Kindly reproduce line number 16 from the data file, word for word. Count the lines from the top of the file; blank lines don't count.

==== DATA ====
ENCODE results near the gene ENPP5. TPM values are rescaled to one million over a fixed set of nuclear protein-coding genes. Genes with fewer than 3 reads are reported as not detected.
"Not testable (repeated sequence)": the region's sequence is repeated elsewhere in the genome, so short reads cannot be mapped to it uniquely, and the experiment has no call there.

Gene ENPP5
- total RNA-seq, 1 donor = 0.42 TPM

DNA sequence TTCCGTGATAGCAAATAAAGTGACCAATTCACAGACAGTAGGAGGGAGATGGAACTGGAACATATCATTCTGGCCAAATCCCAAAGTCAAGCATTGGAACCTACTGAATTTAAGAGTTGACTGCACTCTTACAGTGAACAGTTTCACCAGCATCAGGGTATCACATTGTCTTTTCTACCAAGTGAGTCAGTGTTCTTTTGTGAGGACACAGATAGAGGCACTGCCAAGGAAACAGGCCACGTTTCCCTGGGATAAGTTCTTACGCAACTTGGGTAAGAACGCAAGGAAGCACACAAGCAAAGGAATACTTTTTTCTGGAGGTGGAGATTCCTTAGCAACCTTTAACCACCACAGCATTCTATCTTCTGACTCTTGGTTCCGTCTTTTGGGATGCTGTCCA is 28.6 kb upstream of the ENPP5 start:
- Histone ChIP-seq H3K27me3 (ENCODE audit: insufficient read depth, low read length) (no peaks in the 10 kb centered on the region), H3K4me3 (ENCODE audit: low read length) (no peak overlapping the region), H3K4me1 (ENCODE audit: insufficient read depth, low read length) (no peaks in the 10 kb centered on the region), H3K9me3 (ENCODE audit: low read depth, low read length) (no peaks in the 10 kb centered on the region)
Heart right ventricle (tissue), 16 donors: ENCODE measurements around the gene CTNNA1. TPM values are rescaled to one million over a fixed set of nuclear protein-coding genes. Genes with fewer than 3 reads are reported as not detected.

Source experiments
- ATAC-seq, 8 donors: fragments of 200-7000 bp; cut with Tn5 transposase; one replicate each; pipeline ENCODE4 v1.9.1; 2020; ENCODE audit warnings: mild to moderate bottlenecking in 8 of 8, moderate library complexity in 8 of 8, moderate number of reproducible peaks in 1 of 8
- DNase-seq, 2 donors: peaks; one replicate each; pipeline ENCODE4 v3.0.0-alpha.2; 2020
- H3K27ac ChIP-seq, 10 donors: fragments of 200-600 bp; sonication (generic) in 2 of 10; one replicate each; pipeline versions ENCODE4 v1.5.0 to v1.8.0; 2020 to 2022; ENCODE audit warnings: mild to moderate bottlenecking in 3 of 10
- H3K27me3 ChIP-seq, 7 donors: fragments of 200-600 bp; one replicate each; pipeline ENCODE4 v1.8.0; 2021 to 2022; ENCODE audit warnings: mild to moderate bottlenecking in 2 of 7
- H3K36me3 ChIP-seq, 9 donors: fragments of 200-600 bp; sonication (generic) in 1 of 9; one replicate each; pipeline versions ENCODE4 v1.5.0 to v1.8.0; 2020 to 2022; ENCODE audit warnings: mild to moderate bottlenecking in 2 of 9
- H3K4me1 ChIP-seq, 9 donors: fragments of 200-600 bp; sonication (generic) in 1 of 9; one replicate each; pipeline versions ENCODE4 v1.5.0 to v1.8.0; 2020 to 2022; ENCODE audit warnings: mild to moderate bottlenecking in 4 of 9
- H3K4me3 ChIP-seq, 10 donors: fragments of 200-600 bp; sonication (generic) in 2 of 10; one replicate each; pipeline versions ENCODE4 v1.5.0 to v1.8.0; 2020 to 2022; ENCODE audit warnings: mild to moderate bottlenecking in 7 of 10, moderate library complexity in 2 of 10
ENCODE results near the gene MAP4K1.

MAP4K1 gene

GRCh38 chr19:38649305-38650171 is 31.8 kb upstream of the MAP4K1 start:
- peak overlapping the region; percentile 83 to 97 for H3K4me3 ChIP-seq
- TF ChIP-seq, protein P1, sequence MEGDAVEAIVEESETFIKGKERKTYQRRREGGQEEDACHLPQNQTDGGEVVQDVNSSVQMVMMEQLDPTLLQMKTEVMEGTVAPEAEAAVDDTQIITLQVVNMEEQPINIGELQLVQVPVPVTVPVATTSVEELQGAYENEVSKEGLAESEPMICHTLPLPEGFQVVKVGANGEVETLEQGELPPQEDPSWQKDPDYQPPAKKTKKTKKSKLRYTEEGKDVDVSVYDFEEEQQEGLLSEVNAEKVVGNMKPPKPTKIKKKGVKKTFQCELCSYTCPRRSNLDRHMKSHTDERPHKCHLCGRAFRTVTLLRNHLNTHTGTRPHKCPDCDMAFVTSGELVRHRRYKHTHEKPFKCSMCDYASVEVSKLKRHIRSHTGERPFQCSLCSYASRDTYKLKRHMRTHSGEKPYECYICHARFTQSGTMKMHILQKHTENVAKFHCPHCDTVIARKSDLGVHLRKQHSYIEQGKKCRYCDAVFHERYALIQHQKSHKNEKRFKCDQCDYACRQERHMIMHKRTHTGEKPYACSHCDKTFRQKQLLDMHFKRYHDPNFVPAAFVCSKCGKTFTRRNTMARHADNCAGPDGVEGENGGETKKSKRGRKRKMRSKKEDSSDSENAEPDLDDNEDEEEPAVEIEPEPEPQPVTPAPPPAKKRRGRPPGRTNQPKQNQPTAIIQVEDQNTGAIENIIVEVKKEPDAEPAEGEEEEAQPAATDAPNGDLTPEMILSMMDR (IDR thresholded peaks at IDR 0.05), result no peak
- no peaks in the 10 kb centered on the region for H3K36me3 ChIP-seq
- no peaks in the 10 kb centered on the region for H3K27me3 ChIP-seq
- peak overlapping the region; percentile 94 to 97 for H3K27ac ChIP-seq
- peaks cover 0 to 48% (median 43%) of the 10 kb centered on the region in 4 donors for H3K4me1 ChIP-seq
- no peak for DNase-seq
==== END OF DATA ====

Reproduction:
ENCODE results near the gene MAP4K1.